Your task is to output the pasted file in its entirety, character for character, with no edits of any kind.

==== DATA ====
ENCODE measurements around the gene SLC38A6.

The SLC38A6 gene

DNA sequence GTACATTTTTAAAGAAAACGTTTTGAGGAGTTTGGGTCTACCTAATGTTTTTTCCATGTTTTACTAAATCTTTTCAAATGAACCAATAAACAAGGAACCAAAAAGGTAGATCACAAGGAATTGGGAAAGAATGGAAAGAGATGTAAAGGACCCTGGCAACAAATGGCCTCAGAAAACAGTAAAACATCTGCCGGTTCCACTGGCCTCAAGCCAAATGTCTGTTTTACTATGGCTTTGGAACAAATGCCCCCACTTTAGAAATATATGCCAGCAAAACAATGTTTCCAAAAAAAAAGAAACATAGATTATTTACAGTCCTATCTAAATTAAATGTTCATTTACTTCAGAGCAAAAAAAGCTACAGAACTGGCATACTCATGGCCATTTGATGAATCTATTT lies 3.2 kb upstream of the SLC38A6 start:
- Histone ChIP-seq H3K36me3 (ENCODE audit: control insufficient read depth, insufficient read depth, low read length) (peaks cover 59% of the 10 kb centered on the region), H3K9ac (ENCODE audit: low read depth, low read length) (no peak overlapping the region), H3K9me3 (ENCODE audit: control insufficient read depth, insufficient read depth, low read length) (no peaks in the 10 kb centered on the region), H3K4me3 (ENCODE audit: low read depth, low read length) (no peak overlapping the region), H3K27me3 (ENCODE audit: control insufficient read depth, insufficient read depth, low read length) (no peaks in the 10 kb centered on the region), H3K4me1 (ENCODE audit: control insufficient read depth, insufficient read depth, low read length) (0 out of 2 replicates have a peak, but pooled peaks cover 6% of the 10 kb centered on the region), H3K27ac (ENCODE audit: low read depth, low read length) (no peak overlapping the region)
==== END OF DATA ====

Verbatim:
ENCODE measurements around the gene SLC38A6.

The SLC38A6 gene

DNA sequence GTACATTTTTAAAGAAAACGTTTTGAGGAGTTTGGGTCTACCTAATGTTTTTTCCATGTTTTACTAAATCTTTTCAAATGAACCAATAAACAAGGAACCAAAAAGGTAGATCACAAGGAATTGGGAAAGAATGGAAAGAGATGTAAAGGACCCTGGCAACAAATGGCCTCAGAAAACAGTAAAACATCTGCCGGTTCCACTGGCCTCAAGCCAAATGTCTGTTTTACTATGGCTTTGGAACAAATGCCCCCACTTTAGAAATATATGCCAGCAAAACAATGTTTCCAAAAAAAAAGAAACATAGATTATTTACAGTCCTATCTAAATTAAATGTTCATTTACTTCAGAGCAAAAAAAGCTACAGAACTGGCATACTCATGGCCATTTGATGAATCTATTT lies 3.2 kb upstream of the SLC38A6 start:
- Histone ChIP-seq H3K36me3 (ENCODE audit: control insufficient read depth, insufficient read depth, low read length) (peaks cover 59% of the 10 kb centered on the region), H3K9ac (ENCODE audit: low read depth, low read length) (no peak overlapping the region), H3K9me3 (ENCODE audit: control insufficient read depth, insufficient read depth, low read length) (no peaks in the 10 kb centered on the region), H3K4me3 (ENCODE audit: low read depth, low read length) (no peak overlapping the region), H3K27me3 (ENCODE audit: control insufficient read depth, insufficient read depth, low read length) (no peaks in the 10 kb centered on the region), H3K4me1 (ENCODE audit: control insufficient read depth, insufficient read depth, low read length) (0 out of 2 replicates have a peak, but pooled peaks cover 6% of the 10 kb centered on the region), H3K27ac (ENCODE audit: low read depth, low read length) (no peak overlapping the region)